The Casa Cab by Mexico City based Estudio MMX faced the interesting challenge of building a house on a drop off that measured 52 feet. At the bottom of this ravine is a dry creek bed that offers a chance to escape the hustle and bustle of the street above. But how to join the two in a house that could provide all the comforts of home? The answer was to create a building that used a sequence of varying levels to create a descent that paralleled the natural context that was already there.
To help the building fit in more with the natural surroundings, Estudio MMX used a design that is reminiscent of basaltic prisms. These geometric stone formations are found in the cliffs of the surrounding mountains. Estudio MMX also used black brick and recovered wood to further make this house seem like a natural outcropping of its surroundings. While the outside is greys and blacks, the interior is warm woods and cream colors, creating a soothing retreat from the outside world.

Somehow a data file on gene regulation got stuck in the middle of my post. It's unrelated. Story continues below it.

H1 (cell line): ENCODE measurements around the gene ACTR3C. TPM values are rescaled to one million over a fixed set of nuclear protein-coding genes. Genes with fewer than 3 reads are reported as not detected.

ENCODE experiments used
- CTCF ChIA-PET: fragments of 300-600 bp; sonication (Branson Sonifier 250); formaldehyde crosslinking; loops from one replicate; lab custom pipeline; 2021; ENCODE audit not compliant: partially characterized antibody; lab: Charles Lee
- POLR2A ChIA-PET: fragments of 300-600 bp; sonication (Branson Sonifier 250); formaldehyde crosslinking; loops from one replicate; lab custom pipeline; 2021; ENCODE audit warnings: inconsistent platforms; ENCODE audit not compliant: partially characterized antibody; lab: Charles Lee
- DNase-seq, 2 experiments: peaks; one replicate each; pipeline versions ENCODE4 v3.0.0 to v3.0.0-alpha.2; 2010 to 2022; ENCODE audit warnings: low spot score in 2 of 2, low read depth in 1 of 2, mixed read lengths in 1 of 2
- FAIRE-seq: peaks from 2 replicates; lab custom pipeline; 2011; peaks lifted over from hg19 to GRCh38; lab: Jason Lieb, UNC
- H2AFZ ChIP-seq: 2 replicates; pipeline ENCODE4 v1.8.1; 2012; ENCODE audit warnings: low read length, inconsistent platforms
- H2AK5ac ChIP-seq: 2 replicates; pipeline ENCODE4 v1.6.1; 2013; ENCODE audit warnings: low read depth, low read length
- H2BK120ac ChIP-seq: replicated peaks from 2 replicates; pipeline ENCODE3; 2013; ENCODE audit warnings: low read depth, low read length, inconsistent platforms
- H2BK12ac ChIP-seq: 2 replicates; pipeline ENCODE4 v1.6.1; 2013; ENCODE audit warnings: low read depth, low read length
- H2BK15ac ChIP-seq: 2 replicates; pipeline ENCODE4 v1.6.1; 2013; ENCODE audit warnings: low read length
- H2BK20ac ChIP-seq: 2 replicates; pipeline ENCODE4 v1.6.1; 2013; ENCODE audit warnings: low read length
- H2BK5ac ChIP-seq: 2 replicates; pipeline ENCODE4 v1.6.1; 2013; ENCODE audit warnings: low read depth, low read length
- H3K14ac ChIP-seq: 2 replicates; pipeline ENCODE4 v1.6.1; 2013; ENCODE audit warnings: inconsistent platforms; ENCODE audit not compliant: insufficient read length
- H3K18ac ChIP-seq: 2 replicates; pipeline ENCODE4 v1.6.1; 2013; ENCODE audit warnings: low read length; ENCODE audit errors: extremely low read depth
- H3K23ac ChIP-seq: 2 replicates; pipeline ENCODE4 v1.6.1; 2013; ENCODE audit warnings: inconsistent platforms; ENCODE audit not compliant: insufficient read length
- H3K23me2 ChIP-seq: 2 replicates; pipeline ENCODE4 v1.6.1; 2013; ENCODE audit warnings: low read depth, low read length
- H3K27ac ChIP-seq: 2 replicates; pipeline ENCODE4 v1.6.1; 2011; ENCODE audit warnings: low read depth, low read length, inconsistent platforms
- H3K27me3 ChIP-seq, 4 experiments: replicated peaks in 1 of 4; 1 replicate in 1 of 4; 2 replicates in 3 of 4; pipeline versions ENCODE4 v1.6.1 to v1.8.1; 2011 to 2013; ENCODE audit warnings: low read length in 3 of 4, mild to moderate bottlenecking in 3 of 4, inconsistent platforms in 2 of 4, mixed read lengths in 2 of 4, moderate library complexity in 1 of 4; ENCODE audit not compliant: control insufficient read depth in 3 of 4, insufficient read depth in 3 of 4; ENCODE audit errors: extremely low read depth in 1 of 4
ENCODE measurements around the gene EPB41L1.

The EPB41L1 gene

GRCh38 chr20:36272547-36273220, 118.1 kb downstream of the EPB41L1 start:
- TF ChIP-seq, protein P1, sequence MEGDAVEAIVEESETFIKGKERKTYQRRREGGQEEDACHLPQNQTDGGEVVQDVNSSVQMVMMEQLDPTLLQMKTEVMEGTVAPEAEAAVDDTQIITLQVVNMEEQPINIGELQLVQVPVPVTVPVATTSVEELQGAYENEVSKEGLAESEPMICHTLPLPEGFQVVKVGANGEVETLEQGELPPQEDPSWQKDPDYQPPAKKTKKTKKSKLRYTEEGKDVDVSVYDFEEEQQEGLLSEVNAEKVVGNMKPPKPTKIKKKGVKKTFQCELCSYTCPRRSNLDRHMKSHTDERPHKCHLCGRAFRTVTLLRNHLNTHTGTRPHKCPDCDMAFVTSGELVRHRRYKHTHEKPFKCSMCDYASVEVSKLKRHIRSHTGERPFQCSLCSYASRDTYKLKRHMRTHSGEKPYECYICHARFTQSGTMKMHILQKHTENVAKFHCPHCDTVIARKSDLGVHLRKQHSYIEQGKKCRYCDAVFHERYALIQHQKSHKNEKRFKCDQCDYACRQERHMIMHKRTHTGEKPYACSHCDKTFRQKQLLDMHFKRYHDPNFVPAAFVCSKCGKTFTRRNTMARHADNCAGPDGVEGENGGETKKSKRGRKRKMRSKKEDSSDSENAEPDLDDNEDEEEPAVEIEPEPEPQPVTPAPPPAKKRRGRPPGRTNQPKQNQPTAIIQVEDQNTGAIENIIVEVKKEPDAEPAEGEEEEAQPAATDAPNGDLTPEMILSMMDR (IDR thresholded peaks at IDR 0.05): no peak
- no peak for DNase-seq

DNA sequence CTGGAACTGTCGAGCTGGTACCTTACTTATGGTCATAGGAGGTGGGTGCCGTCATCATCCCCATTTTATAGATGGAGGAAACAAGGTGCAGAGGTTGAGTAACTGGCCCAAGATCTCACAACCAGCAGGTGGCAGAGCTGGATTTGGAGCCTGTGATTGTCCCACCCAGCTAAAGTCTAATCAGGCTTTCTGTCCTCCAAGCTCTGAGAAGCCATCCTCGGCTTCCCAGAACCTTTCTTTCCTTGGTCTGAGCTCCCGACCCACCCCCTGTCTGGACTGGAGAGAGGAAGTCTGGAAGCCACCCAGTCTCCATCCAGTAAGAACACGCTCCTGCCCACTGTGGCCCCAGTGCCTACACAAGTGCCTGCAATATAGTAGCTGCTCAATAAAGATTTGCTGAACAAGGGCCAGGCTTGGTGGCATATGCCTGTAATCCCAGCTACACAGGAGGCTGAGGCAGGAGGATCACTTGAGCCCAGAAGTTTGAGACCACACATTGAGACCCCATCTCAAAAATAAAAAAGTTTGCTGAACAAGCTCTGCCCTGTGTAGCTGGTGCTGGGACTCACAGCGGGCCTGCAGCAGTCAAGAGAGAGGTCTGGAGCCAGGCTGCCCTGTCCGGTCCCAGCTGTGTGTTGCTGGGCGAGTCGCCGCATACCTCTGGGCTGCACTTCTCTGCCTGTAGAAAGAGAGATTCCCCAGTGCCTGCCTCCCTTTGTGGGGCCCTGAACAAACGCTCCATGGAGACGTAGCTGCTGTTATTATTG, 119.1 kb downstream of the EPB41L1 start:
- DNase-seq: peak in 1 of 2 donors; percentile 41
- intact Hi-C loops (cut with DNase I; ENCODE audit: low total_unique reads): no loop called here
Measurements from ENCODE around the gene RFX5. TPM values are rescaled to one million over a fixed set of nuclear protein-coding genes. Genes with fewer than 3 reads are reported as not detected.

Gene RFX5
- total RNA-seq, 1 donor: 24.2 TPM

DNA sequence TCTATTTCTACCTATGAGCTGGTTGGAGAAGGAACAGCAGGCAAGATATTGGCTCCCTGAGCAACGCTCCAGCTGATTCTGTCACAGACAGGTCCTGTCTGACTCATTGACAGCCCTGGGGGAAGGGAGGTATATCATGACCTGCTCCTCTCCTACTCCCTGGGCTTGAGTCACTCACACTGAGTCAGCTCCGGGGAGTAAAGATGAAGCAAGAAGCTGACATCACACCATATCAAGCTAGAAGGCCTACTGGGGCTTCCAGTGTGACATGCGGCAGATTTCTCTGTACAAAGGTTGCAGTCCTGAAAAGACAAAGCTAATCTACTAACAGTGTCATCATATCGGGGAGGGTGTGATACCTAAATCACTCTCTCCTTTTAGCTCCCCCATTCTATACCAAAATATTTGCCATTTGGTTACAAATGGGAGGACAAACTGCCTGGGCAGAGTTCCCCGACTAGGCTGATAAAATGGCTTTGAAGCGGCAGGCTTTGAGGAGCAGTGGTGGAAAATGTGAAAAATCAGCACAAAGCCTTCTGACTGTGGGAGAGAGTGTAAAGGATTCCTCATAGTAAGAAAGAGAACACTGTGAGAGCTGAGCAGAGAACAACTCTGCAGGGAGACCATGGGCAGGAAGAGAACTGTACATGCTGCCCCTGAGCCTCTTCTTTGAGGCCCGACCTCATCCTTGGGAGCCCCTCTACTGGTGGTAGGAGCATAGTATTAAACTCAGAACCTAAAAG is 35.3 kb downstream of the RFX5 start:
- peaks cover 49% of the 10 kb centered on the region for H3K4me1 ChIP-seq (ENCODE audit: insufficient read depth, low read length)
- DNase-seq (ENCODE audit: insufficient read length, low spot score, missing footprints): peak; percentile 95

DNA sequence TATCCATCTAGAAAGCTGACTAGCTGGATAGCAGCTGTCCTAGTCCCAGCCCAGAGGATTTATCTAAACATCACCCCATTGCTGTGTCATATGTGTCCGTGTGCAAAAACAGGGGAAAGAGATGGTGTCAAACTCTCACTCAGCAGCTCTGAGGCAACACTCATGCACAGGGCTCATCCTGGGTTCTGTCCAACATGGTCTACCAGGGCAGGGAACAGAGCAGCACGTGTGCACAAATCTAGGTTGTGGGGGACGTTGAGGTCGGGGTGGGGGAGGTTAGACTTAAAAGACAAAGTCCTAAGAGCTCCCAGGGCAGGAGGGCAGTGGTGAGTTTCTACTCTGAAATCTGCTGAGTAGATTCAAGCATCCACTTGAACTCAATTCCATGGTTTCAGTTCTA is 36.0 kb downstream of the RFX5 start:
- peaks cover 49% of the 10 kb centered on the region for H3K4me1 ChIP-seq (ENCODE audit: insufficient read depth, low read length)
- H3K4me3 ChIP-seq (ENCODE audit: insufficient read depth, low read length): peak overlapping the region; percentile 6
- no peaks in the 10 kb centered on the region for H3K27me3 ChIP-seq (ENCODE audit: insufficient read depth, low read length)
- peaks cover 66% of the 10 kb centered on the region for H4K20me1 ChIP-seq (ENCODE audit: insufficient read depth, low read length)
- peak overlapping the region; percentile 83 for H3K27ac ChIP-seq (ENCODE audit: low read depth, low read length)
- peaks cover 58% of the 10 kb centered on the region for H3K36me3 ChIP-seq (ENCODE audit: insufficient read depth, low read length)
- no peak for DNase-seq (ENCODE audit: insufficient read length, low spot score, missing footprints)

The house is designed to look like five different rectangular cubes stood up on end. These cubes descend in height—in part because of the slope they are built in, but also by design to help the eye make the transition from higher to lower. The cubes are broken up by large windows that provide views for occupants of the surrounding hillside community. The home is part of Estudio MMX’s new book, “Arquitectura y Territorio.” Edited by Revista International de Arquitectura y Diseno Arquine, the book includes plenty of photos of not only Casa Cab, but of many other homes. The design studio’s unique approach fills the pages of this book, giving readers an insight into the awesome work that Estudio MMX is capable of.